Damping Off of Vegetables

Print Friendly, PDF & Email

Pest Management Fact Sheet #5063

Authors: Dr. Alicyn Smart and Nathan Andrews

For information about UMaine Extension programs and resources, visit extension.umaine.edu.
Find more of our publications and books at extension.umaine.edu/publications/.

Pathogen: Many fungal genera including Alternaria, Botrytis, Fusarium, and Rhizoctonia as well as Protist genera Pythium and Phytopthera


Damping-off is a common but highly damaging plant disease that affects seedlings at the beginning of the plant’s life cycle. This soil-borne disease infects young or germinating seedlings during unfavorable growing conditions. In Maine, this usually will be caused by cool, wet conditions both above and below the soil line. In these conditions, spores will quickly cause seedlings to rot, collapse, and die. Within days of germination, seed beds can lose hundreds or thousands of seedlings to this disease.

Host Plants

  • all vegetable seedlings

Symptoms and Signs

Damping off will occur very rapidly. Seeds and germinated plants may be rotted quickly and fail to emerge above ground. Emerged seedlings will begin to rot or brown on the stem or at or below the soil line, causing the plant to topple over and die. Wet lesions may be found on the stems or crowns of these plants. Depending on the pathogenic fungi causing the disease, a foliar blight may appear on the cotelydons or the true leaves.


  • When seeding, do not stack trays after filled with soil. This can cause compaction of the soil and add stress to the plant when germinating.
  • Sterilize any reused materials like seedling trays by removing all the soil from the tray and submerging it in a 10% bleach solution
  • Add biological organisms to the soil when seeding. Examples of products are listed below.
  • Plant seedlings in warm soil and dry conditions.
  • Supply bottom heat to trays to increase soil temperature
  • Plant seeds shallowly in soil or seed trays
  • Use proper spacing of seedlings recommended during planting.
  • Avoid overwatering.
  • Avoid using fungicides if possible due to seedlings being sensitive to phytotoxicity, which may occur when pesticides are applied.
Active Ingredient Application Trade Name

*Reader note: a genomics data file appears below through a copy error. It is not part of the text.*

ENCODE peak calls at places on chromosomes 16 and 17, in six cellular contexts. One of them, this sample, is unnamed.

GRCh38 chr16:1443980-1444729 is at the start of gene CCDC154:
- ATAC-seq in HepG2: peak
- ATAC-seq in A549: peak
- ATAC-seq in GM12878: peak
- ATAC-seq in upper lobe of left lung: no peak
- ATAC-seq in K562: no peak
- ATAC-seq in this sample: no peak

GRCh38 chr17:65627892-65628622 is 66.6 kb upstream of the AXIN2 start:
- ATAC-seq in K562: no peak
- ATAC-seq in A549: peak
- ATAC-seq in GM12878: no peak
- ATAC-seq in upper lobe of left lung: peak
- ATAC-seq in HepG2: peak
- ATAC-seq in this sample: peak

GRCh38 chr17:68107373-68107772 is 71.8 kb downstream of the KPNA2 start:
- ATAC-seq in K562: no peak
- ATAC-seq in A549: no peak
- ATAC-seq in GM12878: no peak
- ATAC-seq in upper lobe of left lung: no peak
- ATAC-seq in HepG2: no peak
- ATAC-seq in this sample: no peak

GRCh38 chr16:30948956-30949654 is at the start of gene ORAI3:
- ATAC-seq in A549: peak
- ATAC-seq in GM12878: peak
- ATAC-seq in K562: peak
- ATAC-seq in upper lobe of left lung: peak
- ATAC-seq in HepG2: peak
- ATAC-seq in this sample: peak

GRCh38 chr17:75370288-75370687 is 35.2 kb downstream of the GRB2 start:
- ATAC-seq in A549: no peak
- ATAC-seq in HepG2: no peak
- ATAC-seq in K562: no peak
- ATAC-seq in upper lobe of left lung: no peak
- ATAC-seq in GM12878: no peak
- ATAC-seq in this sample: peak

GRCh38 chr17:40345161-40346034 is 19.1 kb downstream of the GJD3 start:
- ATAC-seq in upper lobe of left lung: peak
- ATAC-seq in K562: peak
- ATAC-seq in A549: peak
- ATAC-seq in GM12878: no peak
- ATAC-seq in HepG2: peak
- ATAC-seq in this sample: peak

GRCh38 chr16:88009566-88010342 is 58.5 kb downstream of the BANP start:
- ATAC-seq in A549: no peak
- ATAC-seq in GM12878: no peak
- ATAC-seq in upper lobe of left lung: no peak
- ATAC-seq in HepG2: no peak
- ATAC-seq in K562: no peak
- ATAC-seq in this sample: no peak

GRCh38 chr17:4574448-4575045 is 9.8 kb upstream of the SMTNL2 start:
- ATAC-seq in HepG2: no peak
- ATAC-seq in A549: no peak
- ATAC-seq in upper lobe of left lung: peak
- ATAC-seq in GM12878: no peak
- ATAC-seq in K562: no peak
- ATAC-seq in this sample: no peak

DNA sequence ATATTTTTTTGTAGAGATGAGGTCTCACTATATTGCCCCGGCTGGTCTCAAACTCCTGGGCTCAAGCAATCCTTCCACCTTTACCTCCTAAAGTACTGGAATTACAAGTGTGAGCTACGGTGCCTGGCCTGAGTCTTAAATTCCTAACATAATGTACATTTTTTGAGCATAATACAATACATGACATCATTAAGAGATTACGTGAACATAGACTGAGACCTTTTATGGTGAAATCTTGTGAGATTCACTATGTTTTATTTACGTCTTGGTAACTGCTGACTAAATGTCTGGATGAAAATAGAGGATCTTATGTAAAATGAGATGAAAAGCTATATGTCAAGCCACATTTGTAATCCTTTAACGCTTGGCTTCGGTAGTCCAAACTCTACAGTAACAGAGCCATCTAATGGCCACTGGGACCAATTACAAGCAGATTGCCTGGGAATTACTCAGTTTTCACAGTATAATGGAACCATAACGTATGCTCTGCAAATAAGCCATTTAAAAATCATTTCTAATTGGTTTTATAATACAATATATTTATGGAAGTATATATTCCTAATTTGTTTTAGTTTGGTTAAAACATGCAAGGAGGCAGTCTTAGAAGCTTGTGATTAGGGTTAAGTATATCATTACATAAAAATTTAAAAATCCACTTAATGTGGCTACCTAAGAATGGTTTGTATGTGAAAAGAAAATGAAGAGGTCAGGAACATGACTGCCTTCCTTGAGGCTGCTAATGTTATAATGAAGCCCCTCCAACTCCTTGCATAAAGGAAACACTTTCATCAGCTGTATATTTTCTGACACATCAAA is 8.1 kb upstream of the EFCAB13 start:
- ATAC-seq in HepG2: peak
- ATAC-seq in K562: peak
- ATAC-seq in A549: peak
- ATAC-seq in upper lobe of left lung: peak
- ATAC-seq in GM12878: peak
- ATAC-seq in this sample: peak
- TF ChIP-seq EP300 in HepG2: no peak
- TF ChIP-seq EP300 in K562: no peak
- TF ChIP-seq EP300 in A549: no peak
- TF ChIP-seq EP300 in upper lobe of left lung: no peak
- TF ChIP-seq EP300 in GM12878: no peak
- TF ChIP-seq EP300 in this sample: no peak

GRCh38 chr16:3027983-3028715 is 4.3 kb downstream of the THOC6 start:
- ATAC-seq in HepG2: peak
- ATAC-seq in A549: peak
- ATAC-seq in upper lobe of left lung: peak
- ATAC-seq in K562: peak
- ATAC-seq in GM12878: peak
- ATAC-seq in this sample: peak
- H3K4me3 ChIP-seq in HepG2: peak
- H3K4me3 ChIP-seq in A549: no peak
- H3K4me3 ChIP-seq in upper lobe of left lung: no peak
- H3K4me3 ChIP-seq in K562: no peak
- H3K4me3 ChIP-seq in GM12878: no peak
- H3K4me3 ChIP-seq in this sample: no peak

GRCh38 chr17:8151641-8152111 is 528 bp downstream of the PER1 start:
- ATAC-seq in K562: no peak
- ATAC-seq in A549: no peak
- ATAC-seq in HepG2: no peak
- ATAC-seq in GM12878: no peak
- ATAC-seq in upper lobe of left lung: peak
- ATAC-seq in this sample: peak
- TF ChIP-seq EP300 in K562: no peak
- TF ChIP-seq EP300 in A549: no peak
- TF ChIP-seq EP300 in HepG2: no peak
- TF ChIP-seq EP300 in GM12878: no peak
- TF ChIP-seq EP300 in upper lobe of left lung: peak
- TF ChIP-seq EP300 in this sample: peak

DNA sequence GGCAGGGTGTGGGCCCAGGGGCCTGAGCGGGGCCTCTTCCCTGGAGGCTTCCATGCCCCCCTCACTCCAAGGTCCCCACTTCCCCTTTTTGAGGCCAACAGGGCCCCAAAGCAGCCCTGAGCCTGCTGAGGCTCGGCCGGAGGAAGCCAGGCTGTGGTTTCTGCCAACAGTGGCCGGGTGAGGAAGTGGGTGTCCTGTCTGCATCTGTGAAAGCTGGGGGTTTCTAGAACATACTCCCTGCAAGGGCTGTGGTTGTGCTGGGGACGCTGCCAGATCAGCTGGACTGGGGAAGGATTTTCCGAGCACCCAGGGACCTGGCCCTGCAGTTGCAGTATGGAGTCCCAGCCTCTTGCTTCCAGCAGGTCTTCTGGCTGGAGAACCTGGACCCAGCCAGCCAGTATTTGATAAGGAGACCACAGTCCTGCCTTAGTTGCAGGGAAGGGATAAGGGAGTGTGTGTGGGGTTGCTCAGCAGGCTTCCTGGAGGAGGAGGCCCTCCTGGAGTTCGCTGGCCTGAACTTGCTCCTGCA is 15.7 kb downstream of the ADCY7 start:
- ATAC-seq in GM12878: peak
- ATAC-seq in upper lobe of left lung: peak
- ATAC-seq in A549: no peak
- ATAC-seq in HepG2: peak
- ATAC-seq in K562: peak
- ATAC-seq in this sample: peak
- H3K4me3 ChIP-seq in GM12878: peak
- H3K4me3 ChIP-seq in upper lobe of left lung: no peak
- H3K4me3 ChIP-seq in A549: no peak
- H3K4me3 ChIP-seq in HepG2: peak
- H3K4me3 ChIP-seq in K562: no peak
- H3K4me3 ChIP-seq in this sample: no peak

Bacillus subtilis v. amyloliquefaciens 2.6 to 5.2 oz/A Taegro ECOOG
Coniothyrium minitans 0.75 to 1.5 oz per 1000 ft2 Contans WGOG
cyazofamid* 3 fl oz/100-gal water Ranman
mancozeb 8 oz/100 lb. seed Dithane M45
propamocarb HCl* See label for rates Previcur Flex
Streptomyces griseoviridis 1 to 2 g/cubic yd MycoStopOG
Trichoderma asperellum, T. gamsii See label for rates BiotenOG
Trichoderma species See label for rates RootShieldOG, Rootshield PlusOG

*For Pythium and Phytopthera ONLY

You should check your local town ordinance for any pesticide restrictions before application.


Meadows, Inga, Sharpe, Suzette, and Michelle Henson (2017, December 6). Damping off in Flower and Vegetable Seedlings. Retrieved from North Carolina State University – Extension: https://content.ces.ncsu.edu/damping-off-in-flower-and-vegetable-seedlings

Seebold, Kenneth W., and Nicole A. Ward (2012, February). Damping-off
of Vegetables and Herbaceous Ornamentals.
Retrieved from University of Kentucky – Cooperative Extension: https://plantpathology.ca.uky.edu/files/ppfs-gen-03.pdf

Moorman, Gary W (2011, April 27). Damping Off. Retrieved from Pennsylvania State University – Extension: https://extension.psu.edu/damping-off

Johnson, Michael, and Claudia Nischwitz (2014, October). Damping-off. Retrieved from Utah State University – Extension: https://utahpests.usu.edu/uppdl/files-ou/factsheet/PLP-021.pdf

Multiple Authors. Disease Control: Tomato, Greenhouse, and High Tunnel. Retrieved from New England Vegetable Management Guide: https://nevegetable.org/crops/disease-control-24

Wick, Robert L. (2013, December). Damping-Off of Bedding Plants and Vegetables. Retrieved from the University of Massachusetts, Amherst – Extension: https://ag.umass.edu/greenhouse-floriculture/fact-sheets/damping-off-of-bedding-plants-vegetables


Alicyn Smart, DPM
Plant Pathologist and Director of the Plant Disease Diagnostic Laboratory
University of Maine Cooperative Extension

Information in this publication is provided purely for educational purposes. No responsibility is assumed for any problems associated with the use of products or services mentioned. No endorsement of products or companies is intended, nor is criticism of unnamed products or companies implied.

© 2019

Call 800.287.0274 (in Maine), or 207.581.3188, for information on publications and program offerings from University of Maine Cooperative Extension, or visit extension.umaine.edu.

The University of Maine is an EEO/AA employer, and does not discriminate on the grounds of race, color, religion, sex, sexual orientation, transgender status, gender expression, national origin, citizenship status, age, disability, genetic information or veteran’s status in employment, education, and all other programs and activities. The following person has been designated to handle inquiries regarding non-discrimination policies: Director of Equal Opportunity, 101 North Stevens Hall, University of Maine, Orono, ME 04469-5754, 207.581.1226, TTY 711 (Maine Relay System).